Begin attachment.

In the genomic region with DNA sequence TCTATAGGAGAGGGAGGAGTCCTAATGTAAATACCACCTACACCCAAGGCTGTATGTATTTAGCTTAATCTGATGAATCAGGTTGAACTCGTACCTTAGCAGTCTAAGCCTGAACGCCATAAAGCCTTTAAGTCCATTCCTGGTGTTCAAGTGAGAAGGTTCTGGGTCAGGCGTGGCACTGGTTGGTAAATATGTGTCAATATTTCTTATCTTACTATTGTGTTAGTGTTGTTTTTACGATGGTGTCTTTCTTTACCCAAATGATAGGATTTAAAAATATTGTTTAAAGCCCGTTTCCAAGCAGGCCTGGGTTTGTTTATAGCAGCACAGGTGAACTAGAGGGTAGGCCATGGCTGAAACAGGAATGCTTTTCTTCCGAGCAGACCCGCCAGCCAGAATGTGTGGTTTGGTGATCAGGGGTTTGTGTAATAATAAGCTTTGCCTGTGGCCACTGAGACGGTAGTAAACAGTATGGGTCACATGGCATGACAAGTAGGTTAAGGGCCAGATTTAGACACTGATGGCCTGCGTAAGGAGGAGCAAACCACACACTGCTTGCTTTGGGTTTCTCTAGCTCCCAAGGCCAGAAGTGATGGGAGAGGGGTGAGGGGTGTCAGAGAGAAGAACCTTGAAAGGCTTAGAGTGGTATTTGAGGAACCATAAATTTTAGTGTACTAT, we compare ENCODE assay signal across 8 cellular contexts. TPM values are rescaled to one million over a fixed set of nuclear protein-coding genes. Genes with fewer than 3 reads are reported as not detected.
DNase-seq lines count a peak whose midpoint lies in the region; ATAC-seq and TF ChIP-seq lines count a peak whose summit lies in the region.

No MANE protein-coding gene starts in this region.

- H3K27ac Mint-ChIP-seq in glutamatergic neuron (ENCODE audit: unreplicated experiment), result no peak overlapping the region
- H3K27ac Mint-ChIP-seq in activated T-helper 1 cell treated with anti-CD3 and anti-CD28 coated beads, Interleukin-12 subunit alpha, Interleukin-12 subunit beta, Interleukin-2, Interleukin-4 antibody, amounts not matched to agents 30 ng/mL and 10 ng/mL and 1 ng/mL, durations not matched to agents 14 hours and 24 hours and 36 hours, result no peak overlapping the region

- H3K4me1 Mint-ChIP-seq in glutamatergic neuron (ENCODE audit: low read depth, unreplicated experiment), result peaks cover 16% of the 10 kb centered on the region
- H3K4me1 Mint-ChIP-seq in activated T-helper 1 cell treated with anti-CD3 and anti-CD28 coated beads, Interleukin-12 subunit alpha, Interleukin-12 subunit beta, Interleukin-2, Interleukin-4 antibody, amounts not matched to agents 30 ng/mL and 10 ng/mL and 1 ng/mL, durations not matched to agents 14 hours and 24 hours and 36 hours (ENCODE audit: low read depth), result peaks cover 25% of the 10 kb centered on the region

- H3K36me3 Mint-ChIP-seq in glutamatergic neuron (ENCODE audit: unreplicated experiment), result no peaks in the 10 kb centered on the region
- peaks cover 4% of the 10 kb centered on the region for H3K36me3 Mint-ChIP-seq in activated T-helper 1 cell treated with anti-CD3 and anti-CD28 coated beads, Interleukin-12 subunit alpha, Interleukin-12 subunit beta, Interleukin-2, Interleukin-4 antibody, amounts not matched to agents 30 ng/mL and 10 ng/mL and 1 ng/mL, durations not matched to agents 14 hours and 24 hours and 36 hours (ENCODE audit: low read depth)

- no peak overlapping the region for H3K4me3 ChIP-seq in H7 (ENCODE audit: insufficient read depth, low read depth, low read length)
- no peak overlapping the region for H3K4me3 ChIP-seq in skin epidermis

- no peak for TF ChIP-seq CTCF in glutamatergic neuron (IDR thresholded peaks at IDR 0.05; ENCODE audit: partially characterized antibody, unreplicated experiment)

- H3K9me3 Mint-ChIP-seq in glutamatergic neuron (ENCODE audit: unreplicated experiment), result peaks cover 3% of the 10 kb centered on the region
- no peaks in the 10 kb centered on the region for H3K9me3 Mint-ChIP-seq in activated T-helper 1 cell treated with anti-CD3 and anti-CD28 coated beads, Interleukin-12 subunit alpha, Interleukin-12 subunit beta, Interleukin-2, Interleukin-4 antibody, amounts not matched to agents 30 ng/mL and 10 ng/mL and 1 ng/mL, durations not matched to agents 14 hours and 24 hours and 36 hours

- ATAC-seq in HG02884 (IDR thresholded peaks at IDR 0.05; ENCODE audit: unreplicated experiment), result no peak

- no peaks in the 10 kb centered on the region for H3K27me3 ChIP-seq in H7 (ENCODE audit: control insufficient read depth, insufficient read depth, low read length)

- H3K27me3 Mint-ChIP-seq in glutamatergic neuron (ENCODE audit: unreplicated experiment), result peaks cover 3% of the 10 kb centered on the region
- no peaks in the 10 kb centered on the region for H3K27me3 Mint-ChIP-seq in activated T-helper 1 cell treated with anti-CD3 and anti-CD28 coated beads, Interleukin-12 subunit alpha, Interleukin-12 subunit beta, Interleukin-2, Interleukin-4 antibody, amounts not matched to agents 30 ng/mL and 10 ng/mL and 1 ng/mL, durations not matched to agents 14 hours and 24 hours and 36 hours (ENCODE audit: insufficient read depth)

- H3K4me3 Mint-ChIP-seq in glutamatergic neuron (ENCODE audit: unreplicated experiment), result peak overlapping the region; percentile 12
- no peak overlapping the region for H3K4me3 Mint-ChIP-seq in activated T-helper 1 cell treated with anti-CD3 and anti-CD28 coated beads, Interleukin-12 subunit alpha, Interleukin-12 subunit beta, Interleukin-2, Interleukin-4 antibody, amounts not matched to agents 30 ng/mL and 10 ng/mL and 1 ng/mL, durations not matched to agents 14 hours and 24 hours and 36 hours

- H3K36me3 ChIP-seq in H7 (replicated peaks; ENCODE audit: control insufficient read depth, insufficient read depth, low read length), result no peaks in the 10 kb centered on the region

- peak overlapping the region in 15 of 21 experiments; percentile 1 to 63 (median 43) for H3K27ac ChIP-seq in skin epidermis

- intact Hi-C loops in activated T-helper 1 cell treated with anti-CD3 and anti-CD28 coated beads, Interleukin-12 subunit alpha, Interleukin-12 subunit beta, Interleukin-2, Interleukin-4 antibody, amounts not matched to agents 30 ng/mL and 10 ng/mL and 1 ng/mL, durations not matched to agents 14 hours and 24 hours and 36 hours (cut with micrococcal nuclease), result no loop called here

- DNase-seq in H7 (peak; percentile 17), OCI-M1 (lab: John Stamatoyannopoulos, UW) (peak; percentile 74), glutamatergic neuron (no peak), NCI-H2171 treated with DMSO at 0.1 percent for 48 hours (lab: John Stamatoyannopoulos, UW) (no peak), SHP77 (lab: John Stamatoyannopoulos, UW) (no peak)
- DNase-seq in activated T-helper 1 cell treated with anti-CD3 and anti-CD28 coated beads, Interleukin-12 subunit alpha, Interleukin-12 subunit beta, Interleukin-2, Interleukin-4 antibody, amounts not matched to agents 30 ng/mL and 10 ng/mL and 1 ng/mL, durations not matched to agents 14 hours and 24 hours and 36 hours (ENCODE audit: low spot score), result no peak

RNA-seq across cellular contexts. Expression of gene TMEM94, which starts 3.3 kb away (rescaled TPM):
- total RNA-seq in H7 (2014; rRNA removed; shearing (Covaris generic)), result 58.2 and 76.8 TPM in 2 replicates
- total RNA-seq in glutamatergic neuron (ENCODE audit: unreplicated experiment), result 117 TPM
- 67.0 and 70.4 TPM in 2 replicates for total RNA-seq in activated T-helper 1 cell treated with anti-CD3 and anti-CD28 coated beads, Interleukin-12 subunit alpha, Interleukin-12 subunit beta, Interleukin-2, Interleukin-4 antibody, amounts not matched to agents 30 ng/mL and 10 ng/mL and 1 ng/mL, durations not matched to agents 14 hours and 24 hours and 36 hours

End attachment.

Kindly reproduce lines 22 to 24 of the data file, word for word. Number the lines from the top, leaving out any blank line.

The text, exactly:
- peak overlapping the region in 15 of 21 experiments; percentile 1 to 63 (median 43) for H3K27ac ChIP-seq in skin epidermis

- intact Hi-C loops in activated T-helper 1 cell treated with anti-CD3 and anti-CD28 coated beads, Interleukin-12 subunit alpha, Interleukin-12 subunit beta, Interleukin-2, Interleukin-4 antibody, amounts not matched to agents 30 ng/mL and 10 ng/mL and 1 ng/mL, durations not matched to agents 14 hours and 24 hours and 36 hours (cut with micrococcal nuclease), result no loop called here

- DNase-seq in H7 (peak; percentile 17), OCI-M1 (lab: John Stamatoyannopoulos, UW) (peak; percentile 74), glutamatergic neuron (no peak), NCI-H2171 treated with DMSO at 0.1 percent for 48 hours (lab: John Stamatoyannopoulos, UW) (no peak), SHP77 (lab: John Stamatoyannopoulos, UW) (no peak)